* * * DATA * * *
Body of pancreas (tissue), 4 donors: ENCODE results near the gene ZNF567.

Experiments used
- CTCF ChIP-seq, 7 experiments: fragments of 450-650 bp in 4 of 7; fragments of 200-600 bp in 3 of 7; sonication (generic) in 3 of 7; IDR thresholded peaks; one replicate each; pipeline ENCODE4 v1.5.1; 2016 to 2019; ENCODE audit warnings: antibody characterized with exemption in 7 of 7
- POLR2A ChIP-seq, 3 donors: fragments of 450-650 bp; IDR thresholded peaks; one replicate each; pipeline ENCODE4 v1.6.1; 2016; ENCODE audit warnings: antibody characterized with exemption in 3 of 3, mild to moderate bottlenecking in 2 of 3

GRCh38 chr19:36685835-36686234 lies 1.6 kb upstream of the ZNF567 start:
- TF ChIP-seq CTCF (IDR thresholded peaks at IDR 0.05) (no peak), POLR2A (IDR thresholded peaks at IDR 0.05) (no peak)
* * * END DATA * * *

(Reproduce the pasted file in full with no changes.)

Body of pancreas (tissue), 4 donors: ENCODE results near the gene ZNF567.

Experiments used
- CTCF ChIP-seq, 7 experiments: fragments of 450-650 bp in 4 of 7; fragments of 200-600 bp in 3 of 7; sonication (generic) in 3 of 7; IDR thresholded peaks; one replicate each; pipeline ENCODE4 v1.5.1; 2016 to 2019; ENCODE audit warnings: antibody characterized with exemption in 7 of 7
- POLR2A ChIP-seq, 3 donors: fragments of 450-650 bp; IDR thresholded peaks; one replicate each; pipeline ENCODE4 v1.6.1; 2016; ENCODE audit warnings: antibody characterized with exemption in 3 of 3, mild to moderate bottlenecking in 2 of 3

GRCh38 chr19:36685835-36686234 lies 1.6 kb upstream of the ZNF567 start:
- TF ChIP-seq CTCF (IDR thresholded peaks at IDR 0.05) (no peak), POLR2A (IDR thresholded peaks at IDR 0.05) (no peak)